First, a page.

“For the kids.”
This simple three-word phrase serves as the basis for what THON strives to achieve each year. Since its creation in 1973, the annual 46-hour dance marathon has gone on to raise over $190 million for children and families who have experienced childhood cancer.
It also is a representation of the efforts made by students year-round as over 16,000 students have dedicated their time to finding a cure. Even amid the coronavirus pandemic, students and families persevered and managed to garner over $10 million through last year’s virtual format.
While THON makes for one of Penn State’s most memorable weekends, it’s important to remember why the community comes together — for the kids. While it sounds enticing to have THON back in person at the Bryce Jordan Center, the best course of action is to keep in mind the program’s message.
As entertaining as THON is for students, it was not created with the aim of simply a fun weekend. THON is meant to cater to the families of those with pediatric cancer or those who lost loved ones from it — not to the volunteers.
THON already encourages those who are feeling sick to avoid coming and have had instances in the past where both students and families were unable to attend due to outbreaks, such as a chickenpox spread in 2015.
Some families are unable to attend every year due to their children being ill and fear the chances of coming in contact with another illness — and the coronavirus is no different. According to the National Cancer Institute, people with cancer have a higher risk of severe illness from the coronavirus.
Hosting in-person THON is an unnecessary risk considering the success of the virtual format in early 2021. While it might not capture the allure of the typical event, it’s better to be more precautious than run the chance of harming THON families.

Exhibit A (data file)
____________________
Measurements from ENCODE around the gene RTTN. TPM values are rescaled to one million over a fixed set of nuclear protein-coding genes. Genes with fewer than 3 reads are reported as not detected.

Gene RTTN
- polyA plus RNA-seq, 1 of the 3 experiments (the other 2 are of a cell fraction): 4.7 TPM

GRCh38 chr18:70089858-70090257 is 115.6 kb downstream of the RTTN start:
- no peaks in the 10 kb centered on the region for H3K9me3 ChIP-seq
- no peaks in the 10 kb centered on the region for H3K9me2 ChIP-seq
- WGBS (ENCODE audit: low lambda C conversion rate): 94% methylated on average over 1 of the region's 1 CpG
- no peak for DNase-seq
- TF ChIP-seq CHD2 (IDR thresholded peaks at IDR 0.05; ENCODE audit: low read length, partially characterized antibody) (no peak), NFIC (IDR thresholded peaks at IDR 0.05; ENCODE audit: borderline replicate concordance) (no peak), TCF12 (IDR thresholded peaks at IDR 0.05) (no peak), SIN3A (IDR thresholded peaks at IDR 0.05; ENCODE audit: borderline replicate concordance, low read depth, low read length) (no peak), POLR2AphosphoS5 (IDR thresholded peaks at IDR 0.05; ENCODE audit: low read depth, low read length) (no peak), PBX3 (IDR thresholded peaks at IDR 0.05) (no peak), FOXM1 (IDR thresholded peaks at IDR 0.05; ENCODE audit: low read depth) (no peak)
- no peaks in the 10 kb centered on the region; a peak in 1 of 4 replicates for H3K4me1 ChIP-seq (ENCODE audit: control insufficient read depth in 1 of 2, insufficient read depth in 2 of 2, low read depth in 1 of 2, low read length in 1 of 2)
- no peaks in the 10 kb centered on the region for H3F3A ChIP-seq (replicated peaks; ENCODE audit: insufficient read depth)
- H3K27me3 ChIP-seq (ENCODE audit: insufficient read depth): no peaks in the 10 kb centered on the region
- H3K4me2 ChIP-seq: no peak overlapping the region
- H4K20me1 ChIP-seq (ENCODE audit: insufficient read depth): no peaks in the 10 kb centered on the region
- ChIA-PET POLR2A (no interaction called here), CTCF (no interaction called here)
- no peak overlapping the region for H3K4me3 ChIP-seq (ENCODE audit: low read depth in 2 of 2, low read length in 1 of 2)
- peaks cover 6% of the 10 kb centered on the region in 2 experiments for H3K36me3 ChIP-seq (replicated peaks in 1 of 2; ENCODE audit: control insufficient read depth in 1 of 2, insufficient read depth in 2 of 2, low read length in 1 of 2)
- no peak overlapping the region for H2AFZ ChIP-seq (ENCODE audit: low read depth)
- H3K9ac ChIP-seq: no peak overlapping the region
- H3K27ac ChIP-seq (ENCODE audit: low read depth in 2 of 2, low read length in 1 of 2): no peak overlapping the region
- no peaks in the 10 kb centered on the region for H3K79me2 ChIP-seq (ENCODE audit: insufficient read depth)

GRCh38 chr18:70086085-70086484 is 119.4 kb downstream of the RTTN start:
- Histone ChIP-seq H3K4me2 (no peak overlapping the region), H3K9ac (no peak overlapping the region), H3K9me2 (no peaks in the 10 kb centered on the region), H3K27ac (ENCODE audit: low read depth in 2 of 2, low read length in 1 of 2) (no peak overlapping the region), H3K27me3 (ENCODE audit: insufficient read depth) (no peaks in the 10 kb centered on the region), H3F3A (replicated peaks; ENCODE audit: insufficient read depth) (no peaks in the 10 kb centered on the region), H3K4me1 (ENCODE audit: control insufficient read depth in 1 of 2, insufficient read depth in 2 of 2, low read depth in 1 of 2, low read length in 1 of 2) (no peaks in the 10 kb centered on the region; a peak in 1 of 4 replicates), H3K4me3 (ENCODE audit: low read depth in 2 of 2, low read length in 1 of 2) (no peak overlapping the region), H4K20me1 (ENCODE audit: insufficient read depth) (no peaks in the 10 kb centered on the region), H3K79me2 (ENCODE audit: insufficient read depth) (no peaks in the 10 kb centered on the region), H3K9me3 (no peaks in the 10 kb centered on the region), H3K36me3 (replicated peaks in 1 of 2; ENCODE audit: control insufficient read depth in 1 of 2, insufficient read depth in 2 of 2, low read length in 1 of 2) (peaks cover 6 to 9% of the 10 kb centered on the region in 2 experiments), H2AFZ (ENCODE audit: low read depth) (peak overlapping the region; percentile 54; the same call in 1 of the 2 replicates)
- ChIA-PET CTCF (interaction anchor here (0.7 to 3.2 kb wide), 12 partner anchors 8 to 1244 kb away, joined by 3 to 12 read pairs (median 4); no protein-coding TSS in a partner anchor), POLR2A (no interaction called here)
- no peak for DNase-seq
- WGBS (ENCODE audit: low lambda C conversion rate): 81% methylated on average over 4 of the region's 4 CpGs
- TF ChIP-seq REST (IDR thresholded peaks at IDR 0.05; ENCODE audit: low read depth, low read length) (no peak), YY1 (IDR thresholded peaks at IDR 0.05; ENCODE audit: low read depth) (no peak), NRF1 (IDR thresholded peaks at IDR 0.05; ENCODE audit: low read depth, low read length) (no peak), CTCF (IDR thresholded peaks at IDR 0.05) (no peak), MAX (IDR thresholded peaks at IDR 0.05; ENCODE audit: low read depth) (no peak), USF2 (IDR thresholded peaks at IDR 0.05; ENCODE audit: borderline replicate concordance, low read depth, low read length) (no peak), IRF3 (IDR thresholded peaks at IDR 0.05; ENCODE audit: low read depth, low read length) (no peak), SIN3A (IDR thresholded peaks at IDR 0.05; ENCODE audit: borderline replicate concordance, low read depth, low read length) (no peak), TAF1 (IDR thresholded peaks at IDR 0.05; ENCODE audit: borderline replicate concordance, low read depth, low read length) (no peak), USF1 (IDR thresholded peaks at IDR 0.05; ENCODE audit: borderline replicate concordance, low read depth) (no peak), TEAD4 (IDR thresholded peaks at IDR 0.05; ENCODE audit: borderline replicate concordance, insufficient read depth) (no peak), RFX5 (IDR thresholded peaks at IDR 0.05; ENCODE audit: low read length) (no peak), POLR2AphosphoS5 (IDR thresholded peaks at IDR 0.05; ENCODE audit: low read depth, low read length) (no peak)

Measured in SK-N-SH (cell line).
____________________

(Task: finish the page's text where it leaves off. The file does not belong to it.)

If last year’s event proves anything, it’s that you can still raise money even in an unorthodox situation. In fact, under the circumstances, THON 2021 raised more than THON 2019.
It’ll be impossible to replicate the draw of in-person THON, but at the very least a virtual format can create a rewarding moment for all parties involved. It wouldn’t be fair for the kids to have to sit at home on the livestream while students are able to go to the BJC and experience the event to its full extent.
No decision has been made yet on whether THON will be held in-person, something that deserves praise for those involved in the program. After Penn State jumped the gun with its decision to allow full capacity in Beaver Stadium before the fall semester began, it’s good to see THON take its time with this matter.
The next few months could offer some signs of hope in regard to making this decision, but it’s still too far out to call it. Whatever the choice inevitably is, those involved in THON will make the safe and right choice with the well-being of the kids in mind.
If THON is held in person and there’s no change in the state of the pandemic, there should be one guarantee — mandatory vaccination.
This will not be how Penn State has handled the vaccine. The bare minimum to enter the BJC for THON has to be proof of vaccination, with masking and testing throughout the entirety of the event also required. While all participants should be expected to get vaccinated, dancers especially should be required, as they’ll be the ones actively involved for the full 46-hour marathon.
The argument of personal freedom should go out of the door in this case as unvaccinated participants run the risk of endangering children who are already predisposed to the effects of the coronavirus. And because children are unable to receive the vaccine, the impetus is on all THON volunteers and participants to do their part to make the environment as safe as possible.
With the inability for people to agree on vaccination mandates, THON will most likely receive backlash for this decision. But at the point in which the decision will be made, there’s a strong probability of Penn State reaching a 90% vaccine threshold. Currently, the university is at an over 87% vaccination rate.
Regardless of the outcome, the State College community can trust the leadership of THON officials. After being able to create the magic of the 46-hour dance marathon virtually, there’s no question they’ll be able to do the same at this year’s event while keeping the safety of everyone in mind, and of course will do it “for the kids.”
Daily Collegian Opinion Editor Joe Eckstein can be reached at email@example.com.